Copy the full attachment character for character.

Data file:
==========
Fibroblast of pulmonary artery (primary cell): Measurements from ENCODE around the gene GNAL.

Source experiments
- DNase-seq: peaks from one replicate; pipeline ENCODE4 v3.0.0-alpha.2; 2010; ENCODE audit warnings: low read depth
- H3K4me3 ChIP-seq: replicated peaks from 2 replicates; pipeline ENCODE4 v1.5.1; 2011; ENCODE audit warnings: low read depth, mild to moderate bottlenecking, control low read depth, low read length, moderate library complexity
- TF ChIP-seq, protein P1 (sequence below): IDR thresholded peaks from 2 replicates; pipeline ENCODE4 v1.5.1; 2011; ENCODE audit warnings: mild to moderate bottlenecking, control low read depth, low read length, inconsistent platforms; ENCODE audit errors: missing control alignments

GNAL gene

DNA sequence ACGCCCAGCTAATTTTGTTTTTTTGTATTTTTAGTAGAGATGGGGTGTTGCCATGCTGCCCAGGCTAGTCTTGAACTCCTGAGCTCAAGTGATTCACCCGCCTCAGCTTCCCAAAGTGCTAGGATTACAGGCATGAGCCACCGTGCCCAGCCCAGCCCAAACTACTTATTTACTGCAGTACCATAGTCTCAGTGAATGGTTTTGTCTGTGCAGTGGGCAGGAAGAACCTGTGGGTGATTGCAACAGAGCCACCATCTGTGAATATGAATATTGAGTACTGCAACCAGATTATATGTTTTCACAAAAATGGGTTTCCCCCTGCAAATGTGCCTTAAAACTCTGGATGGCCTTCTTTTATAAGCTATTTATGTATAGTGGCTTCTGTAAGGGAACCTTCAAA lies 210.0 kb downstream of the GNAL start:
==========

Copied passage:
Fibroblast of pulmonary artery (primary cell): Measurements from ENCODE around the gene GNAL.

Source experiments
- DNase-seq: peaks from one replicate; pipeline ENCODE4 v3.0.0-alpha.2; 2010; ENCODE audit warnings: low read depth
- H3K4me3 ChIP-seq: replicated peaks from 2 replicates; pipeline ENCODE4 v1.5.1; 2011; ENCODE audit warnings: low read depth, mild to moderate bottlenecking, control low read depth, low read length, moderate library complexity
- TF ChIP-seq, protein P1 (sequence below): IDR thresholded peaks from 2 replicates; pipeline ENCODE4 v1.5.1; 2011; ENCODE audit warnings: mild to moderate bottlenecking, control low read depth, low read length, inconsistent platforms; ENCODE audit errors: missing control alignments

GNAL gene

DNA sequence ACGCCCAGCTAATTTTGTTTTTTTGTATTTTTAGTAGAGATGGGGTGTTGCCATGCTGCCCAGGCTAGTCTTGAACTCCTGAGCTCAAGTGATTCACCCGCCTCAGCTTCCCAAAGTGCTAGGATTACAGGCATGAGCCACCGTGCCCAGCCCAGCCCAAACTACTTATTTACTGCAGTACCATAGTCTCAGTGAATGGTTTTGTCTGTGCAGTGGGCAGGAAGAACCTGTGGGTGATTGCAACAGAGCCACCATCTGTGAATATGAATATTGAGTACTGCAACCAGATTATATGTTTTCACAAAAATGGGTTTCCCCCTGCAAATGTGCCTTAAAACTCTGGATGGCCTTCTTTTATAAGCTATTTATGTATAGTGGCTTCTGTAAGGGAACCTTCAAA lies 210.0 kb downstream of the GNAL start: